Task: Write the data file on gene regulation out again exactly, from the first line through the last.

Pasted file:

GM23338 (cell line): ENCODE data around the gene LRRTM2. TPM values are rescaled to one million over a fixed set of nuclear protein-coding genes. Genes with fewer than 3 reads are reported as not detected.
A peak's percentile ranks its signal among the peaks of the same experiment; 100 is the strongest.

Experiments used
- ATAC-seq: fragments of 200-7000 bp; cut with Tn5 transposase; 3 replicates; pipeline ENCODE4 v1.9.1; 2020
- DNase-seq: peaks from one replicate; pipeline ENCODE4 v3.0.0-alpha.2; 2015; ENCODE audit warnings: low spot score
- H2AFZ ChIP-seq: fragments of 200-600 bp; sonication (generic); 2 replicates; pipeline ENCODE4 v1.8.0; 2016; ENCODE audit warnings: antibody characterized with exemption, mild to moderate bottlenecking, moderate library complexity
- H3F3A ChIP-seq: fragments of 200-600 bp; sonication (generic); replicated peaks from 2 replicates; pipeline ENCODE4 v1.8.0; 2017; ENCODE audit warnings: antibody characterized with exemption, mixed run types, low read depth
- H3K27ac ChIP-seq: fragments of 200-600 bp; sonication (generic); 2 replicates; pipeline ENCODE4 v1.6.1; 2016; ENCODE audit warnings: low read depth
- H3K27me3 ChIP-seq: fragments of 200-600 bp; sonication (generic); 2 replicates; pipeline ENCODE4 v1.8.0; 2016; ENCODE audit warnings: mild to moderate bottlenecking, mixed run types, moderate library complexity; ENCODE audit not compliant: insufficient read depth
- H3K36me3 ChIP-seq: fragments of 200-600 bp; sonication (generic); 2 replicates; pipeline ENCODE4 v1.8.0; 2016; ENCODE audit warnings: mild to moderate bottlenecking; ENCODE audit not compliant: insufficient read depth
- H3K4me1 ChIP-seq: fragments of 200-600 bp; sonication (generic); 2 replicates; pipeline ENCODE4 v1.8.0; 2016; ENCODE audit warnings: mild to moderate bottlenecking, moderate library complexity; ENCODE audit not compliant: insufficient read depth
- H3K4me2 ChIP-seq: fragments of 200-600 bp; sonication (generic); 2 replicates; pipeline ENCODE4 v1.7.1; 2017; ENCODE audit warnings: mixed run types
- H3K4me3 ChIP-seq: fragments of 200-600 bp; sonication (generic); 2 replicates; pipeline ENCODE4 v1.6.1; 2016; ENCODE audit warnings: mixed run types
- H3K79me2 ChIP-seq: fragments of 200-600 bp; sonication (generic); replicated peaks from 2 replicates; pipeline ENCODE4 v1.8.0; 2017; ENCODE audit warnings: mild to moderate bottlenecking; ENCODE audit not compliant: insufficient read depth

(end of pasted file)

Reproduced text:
GM23338 (cell line): ENCODE data around the gene LRRTM2. TPM values are rescaled to one million over a fixed set of nuclear protein-coding genes. Genes with fewer than 3 reads are reported as not detected.
A peak's percentile ranks its signal among the peaks of the same experiment; 100 is the strongest.

Experiments used
- ATAC-seq: fragments of 200-7000 bp; cut with Tn5 transposase; 3 replicates; pipeline ENCODE4 v1.9.1; 2020
- DNase-seq: peaks from one replicate; pipeline ENCODE4 v3.0.0-alpha.2; 2015; ENCODE audit warnings: low spot score
- H2AFZ ChIP-seq: fragments of 200-600 bp; sonication (generic); 2 replicates; pipeline ENCODE4 v1.8.0; 2016; ENCODE audit warnings: antibody characterized with exemption, mild to moderate bottlenecking, moderate library complexity
- H3F3A ChIP-seq: fragments of 200-600 bp; sonication (generic); replicated peaks from 2 replicates; pipeline ENCODE4 v1.8.0; 2017; ENCODE audit warnings: antibody characterized with exemption, mixed run types, low read depth
- H3K27ac ChIP-seq: fragments of 200-600 bp; sonication (generic); 2 replicates; pipeline ENCODE4 v1.6.1; 2016; ENCODE audit warnings: low read depth
- H3K27me3 ChIP-seq: fragments of 200-600 bp; sonication (generic); 2 replicates; pipeline ENCODE4 v1.8.0; 2016; ENCODE audit warnings: mild to moderate bottlenecking, mixed run types, moderate library complexity; ENCODE audit not compliant: insufficient read depth
- H3K36me3 ChIP-seq: fragments of 200-600 bp; sonication (generic); 2 replicates; pipeline ENCODE4 v1.8.0; 2016; ENCODE audit warnings: mild to moderate bottlenecking; ENCODE audit not compliant: insufficient read depth
- H3K4me1 ChIP-seq: fragments of 200-600 bp; sonication (generic); 2 replicates; pipeline ENCODE4 v1.8.0; 2016; ENCODE audit warnings: mild to moderate bottlenecking, moderate library complexity; ENCODE audit not compliant: insufficient read depth
- H3K4me2 ChIP-seq: fragments of 200-600 bp; sonication (generic); 2 replicates; pipeline ENCODE4 v1.7.1; 2017; ENCODE audit warnings: mixed run types
- H3K4me3 ChIP-seq: fragments of 200-600 bp; sonication (generic); 2 replicates; pipeline ENCODE4 v1.6.1; 2016; ENCODE audit warnings: mixed run types
- H3K79me2 ChIP-seq: fragments of 200-600 bp; sonication (generic); replicated peaks from 2 replicates; pipeline ENCODE4 v1.8.0; 2017; ENCODE audit warnings: mild to moderate bottlenecking; ENCODE audit not compliant: insufficient read depth